by Michelle Fitzpatrick Thomas
Controversy has been swirling the last couple of weeks about the Super Bowl half-dressed, I mean half-time, show. I didn’t watch the show live—I never do because it’s usually quite hedonistic and disgusting—but I’ve seen pictures that I wish I could wash off of my eyeballs.
I’m not sure what the NFL was thinking when they decided to feature skanky women shaking their behinds, grabbing their crotches, and dancing on a stripper pole in the half-time show of the biggest football game of the entire year. But as they say, “Sex sells,” so they were likely thinking about dollar signs as they were salivating over the “entertainment.”
When my husband Trevor and I married 22 years ago, he was a high school teacher in his 20s, surrounded by beautiful young things who often wore less than sufficient clothing, as teenagers are prone to do. I was often jealous and insecure and didn’t know how to deal with my feelings, and unfortunately, it became a vicious cycle of mistrust and fear and arguments and tears.
Eventually something clicked in my spirit, and I knew that I couldn’t go on the way I was. My fears and insecurities were out of control. I was miserable, and I was making life difficult for my young husband.
I got some help from Christian friends at work who had been married many years longer than I and who had struggled with some of the same issues, as I now know is common for women—likely because of the airbrushed “role models” to which we compare ourselves as teens and young women. God slowly began to heal my heart and deliver me from many of my insecurities. I’m thankful that after years of choosing to trust the Lord with my husband and praying Scripture over him, I rarely struggle with fear or insecurities in that area of my life any more. However, when too much flesh is on display in public, it can still make things difficult for both of us.
I’m sure this is common knowledge, but men are visually stimulated, much more so than are women. And even if females don’t know this intellectually—or refuse to admit it—they know well that it gets the attention of males when they fail to cover their bodies adequately.
There are various standards of modesty, even within the Christian community. Some believers think that women should wear only long dresses, while others are okay with Daisy Dukes and spaghetti straps and bikinis.
As part of the declining moral fiber of our nation, modesty is sadly going by the wayside. Maybe understanding the importance of modest dress will help to strengthen our resolve to honor the Lord with our bodies and to teach our daughters to do the same.
The Merriam-Webster online dictionary defines modesty as “the quality of behaving and especially dressing in ways that do not attract sexual attention.” This doesn’t mean dressing like a frump or in out-of-date, unattractive clothing. It simply means covering our bodies sufficiently so as not to attract sexual attention. Modest dressers can be stylish and classy; they attract the right kinds of attention and show respect for themselves and others.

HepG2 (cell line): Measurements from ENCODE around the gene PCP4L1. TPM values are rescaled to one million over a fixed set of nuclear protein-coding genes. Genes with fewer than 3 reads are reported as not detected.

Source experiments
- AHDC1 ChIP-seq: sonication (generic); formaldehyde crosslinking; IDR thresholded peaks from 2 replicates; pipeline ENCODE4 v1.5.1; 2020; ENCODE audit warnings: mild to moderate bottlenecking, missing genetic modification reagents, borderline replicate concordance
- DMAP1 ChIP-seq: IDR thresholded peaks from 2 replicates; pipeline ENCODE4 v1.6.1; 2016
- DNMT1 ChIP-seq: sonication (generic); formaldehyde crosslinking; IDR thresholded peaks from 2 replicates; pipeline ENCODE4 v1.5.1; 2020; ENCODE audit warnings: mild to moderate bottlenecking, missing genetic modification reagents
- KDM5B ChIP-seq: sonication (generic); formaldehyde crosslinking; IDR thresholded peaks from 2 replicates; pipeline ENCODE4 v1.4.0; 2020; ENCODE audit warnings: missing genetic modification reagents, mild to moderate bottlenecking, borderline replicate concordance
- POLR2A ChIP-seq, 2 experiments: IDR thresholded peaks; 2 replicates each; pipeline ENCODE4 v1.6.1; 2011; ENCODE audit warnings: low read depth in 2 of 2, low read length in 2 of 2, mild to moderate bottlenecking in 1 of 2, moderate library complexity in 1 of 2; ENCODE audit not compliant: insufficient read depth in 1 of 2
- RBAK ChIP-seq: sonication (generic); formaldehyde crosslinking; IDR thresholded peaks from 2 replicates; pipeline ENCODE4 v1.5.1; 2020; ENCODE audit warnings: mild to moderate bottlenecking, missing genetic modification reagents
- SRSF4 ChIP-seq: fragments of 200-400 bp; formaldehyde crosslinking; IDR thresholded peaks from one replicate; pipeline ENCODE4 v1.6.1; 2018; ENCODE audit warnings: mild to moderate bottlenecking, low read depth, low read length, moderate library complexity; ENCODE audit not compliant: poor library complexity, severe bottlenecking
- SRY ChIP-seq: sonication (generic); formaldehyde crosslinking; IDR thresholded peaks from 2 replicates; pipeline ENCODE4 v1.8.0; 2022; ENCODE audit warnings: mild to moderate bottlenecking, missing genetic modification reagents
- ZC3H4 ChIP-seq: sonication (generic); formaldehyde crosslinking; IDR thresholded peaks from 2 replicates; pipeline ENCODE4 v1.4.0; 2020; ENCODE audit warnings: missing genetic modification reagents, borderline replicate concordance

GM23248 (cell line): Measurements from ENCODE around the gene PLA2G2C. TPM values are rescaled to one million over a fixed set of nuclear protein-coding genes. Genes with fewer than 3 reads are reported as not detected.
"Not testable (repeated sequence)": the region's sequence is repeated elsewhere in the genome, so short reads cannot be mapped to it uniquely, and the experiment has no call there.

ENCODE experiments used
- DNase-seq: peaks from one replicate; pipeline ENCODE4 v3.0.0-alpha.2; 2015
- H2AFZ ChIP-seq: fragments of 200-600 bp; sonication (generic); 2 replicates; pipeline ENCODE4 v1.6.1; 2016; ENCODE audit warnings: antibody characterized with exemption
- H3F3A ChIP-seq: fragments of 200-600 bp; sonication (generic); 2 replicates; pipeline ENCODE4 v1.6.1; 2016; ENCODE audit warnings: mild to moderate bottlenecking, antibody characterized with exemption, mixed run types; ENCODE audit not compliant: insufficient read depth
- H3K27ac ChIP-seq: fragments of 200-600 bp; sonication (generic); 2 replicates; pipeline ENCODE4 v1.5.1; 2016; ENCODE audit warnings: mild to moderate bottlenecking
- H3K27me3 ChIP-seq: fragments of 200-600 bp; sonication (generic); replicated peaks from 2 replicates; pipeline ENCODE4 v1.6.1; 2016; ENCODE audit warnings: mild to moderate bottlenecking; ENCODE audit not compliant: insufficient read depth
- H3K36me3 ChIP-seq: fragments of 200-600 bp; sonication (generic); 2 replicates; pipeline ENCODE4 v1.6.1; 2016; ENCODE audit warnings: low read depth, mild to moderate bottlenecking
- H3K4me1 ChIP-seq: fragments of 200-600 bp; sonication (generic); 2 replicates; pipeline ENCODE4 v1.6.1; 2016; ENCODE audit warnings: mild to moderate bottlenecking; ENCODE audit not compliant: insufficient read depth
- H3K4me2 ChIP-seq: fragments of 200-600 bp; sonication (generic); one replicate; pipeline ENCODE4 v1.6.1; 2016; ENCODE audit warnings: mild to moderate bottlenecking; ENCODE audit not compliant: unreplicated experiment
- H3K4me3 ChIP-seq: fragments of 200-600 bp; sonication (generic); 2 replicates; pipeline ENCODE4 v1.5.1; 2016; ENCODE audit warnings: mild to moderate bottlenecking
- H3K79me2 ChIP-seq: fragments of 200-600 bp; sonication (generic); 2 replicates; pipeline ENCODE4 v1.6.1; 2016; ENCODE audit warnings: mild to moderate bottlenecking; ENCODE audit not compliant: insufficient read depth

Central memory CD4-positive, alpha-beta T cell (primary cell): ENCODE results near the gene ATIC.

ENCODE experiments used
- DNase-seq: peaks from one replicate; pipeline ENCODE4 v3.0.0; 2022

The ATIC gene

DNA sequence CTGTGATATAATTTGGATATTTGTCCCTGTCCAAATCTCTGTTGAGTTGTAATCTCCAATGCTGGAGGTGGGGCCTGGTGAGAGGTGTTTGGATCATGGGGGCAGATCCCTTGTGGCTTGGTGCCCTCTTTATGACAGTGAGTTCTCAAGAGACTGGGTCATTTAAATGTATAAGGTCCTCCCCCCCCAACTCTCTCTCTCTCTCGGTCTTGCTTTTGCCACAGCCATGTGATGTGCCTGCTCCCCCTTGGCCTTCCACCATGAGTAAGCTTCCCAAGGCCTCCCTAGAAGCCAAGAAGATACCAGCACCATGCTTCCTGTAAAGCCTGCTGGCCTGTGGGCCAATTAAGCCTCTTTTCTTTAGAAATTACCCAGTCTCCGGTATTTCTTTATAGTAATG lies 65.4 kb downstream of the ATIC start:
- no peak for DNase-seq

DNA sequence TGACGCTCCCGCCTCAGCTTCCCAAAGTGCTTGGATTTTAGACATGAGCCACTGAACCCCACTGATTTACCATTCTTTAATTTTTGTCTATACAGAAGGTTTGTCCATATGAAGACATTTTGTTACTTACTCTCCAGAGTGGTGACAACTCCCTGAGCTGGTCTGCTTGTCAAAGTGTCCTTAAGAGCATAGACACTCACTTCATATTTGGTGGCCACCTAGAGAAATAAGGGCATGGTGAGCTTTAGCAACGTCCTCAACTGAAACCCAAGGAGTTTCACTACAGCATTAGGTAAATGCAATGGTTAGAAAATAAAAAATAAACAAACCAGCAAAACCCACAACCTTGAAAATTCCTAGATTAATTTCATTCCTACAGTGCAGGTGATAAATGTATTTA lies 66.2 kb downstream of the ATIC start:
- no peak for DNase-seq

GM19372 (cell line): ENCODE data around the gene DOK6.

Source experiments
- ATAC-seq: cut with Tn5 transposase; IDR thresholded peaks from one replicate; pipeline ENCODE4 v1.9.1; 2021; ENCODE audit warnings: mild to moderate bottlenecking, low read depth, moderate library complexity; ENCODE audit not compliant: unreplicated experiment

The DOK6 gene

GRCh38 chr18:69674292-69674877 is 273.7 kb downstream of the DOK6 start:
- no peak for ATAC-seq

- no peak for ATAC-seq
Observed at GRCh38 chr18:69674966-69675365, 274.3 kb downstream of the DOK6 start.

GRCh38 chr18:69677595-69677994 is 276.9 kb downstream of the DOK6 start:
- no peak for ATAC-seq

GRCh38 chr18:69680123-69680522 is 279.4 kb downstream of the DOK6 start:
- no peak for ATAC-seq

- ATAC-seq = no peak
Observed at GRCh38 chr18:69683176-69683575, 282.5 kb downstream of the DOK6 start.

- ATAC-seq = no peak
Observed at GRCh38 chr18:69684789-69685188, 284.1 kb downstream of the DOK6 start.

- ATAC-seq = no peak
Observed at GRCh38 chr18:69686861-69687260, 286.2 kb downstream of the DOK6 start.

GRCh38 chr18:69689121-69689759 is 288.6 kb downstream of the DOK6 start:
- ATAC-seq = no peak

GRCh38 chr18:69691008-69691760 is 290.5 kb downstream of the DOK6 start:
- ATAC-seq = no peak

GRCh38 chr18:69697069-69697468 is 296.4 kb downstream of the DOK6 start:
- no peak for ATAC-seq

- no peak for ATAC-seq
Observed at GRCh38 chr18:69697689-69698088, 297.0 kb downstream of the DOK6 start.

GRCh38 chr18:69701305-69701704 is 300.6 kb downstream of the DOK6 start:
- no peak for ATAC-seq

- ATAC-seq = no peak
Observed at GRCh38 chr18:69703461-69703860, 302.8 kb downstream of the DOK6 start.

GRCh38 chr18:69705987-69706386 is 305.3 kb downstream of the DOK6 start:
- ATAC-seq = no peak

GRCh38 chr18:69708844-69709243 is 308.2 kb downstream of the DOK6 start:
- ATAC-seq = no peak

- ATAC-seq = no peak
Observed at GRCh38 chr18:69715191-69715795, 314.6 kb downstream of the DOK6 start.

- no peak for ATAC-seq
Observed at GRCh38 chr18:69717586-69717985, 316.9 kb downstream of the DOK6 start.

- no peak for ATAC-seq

God gave clothing to Adam and Eve in the Garden of Eden after sin entered the picture because sin taints things. Their eyes were opened, and innocence was lost. We are to cover our bodies adequately because of sin.
When men (and teenage boys) see short shorts combined with long, tanned legs, they have a really hard time thinking godly thoughts. Add to that cleavage or skin-tight clothes that leave little to the imagination, and we’re talking about leading men—even godly men—down a slippery slope directly into sin. Jesus told us in Matthew 5:28 that “Anyone who looks at a woman lustfully has already committed adultery with her in his heart.”
I don’t know many reputable women who want the guilt on our consciences of leading men into sin. Our Heavenly Father highly values pure thoughts (“Whatever is true, whatever is noble, whatever is right, whatever is pure, whatever is lovely, whatever is admirable—if anything is excellent or praiseworthy—think about such things.” Philippians 4:8), and I have a strong suspicion that it displeases Him when His sons struggle with impure thoughts or worse because of females’ immodest dress.
Elisabeth Elliott once said, “The fact that I am a woman does not make me a different kind of Christian, but the fact that I am a Christian makes me a different kind of woman.” I love that. As Christians, we are to be in the world but not of it (1 John 2:15-17), so we certainly shouldn’t take our fashion cues from Hollywood harlots or our moral instructions from gyrating floozies.
My encouragement to my fellow females is let’s commit to dress like ladies. Let’s show respect for ourselves by covering our bodies, which will help our brothers in Christ to maintain godly thoughts when they are around us. And let’s dress our girls in clothing that teaches them the same. We are daughters of The King of Kings, so we should dress like the princesses that we are. I truly believe that a pure heart that manifests in modest dress pleases the Father.
And remember ladies, “Like a gold ring in a pig’s snout is a beautiful woman who shows no discretion” (Proverbs 11:22).